Europe is losing its youngsters and rapidly aging, according to a report by the Institute for Family Policies released this week in Spain.
The 2007 Report on the Evolution of the Family in Europe found that the number of young people aged below 14 had slumped 23 million across the continent, defined as the 27 EU states, between 1980 and 2005, falling from a 22.1 percent to a 16.2 percent share overall.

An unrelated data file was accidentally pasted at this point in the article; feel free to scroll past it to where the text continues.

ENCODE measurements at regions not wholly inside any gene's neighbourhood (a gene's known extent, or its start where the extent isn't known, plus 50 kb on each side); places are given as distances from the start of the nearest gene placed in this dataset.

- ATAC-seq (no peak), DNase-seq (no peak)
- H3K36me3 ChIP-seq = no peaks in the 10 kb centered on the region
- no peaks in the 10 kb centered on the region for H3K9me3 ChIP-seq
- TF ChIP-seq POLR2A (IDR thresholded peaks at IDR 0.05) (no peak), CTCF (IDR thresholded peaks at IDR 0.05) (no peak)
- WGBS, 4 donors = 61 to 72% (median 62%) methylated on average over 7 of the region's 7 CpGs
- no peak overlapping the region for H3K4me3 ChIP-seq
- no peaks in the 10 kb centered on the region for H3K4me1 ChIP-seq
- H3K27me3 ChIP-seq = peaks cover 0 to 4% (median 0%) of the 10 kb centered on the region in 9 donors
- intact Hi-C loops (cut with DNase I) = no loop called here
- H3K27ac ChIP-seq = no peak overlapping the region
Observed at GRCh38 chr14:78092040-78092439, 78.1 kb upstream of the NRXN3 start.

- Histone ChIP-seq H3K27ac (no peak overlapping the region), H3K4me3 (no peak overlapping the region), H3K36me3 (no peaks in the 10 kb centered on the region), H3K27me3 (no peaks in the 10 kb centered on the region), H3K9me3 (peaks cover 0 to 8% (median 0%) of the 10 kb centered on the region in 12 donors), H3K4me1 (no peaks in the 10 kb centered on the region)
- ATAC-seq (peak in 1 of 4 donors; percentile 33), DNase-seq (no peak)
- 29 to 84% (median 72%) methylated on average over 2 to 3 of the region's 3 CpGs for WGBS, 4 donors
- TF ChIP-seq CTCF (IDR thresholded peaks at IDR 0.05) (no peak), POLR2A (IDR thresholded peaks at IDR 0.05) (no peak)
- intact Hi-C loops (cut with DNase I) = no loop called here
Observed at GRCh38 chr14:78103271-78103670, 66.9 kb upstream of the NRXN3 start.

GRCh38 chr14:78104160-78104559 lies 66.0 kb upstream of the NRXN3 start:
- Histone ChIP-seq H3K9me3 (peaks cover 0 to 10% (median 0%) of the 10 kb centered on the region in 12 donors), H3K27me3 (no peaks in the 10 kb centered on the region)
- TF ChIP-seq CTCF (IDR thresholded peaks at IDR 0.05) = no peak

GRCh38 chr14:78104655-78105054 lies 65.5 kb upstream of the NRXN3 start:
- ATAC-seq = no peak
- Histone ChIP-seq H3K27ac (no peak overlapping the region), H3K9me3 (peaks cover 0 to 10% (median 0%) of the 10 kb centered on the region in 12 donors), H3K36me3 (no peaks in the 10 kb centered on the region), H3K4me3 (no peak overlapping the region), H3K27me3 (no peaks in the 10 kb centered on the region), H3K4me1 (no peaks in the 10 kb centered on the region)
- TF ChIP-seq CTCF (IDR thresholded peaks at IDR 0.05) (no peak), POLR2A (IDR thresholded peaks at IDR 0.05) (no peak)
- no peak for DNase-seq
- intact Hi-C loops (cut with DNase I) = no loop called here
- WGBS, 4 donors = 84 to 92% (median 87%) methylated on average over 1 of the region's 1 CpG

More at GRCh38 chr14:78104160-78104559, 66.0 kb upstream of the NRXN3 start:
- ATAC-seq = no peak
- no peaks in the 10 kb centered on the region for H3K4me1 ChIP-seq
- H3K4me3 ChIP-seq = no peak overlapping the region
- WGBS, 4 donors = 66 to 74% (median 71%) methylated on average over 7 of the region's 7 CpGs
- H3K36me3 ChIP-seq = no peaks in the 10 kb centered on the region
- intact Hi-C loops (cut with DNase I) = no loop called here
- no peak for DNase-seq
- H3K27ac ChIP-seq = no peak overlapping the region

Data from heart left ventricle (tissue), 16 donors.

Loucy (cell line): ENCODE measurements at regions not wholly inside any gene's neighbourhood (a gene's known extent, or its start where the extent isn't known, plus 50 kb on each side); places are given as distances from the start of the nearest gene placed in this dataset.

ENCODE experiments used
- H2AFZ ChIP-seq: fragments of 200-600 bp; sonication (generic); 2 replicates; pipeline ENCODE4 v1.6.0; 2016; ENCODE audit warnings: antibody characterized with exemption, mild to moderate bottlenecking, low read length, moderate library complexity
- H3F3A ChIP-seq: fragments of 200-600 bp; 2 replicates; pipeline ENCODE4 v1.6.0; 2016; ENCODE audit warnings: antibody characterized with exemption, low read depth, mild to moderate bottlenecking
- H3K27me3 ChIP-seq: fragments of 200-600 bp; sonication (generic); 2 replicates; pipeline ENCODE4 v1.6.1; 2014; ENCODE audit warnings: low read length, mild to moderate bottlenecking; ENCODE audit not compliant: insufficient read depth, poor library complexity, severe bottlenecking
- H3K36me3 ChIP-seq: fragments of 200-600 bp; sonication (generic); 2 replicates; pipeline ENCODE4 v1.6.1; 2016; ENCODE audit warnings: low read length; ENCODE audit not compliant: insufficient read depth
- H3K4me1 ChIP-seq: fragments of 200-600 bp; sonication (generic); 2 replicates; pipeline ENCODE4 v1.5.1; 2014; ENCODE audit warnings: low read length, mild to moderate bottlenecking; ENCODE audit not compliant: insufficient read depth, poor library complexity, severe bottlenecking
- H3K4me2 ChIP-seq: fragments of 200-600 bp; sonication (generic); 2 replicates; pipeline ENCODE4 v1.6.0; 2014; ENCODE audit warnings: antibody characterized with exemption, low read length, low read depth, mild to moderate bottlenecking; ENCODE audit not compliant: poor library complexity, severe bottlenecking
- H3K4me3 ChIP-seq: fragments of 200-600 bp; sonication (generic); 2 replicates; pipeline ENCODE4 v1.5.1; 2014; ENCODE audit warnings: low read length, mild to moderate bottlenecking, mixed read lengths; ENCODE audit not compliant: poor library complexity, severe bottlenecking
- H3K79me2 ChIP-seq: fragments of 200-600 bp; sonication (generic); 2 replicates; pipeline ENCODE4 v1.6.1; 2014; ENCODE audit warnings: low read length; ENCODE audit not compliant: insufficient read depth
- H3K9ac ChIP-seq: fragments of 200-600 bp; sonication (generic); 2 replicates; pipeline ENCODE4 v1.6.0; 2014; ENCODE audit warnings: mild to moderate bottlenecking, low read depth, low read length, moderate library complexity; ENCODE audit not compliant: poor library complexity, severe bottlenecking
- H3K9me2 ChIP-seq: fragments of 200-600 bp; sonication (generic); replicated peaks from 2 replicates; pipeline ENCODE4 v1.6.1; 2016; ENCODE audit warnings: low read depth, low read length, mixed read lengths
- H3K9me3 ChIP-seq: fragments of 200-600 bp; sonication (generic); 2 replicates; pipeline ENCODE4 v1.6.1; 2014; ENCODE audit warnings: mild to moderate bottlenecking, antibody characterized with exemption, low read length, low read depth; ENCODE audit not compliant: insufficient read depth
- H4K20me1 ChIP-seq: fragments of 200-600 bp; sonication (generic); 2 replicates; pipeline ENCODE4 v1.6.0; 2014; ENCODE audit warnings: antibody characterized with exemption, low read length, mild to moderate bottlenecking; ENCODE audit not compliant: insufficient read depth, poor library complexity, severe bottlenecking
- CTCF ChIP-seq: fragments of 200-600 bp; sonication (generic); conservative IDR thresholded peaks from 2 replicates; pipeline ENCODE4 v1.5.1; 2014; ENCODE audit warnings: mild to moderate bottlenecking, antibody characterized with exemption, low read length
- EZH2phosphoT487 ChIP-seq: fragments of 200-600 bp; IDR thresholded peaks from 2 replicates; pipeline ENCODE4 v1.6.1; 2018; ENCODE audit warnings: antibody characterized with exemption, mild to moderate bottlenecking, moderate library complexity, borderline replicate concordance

Lola Velarde, president of the European Network Institute for Family Policies, revealed that whereas in 1980 youngsters outnumbered adults by 36 million, the latter were now in the ascendancy.
"Europe is getting old," said Velarde, alluding to falling birth rates which she described as "worrying for the future" with the population of the United States projected to rise above that of the EU by 2060.
Worrying for the future of their welfare states, that is?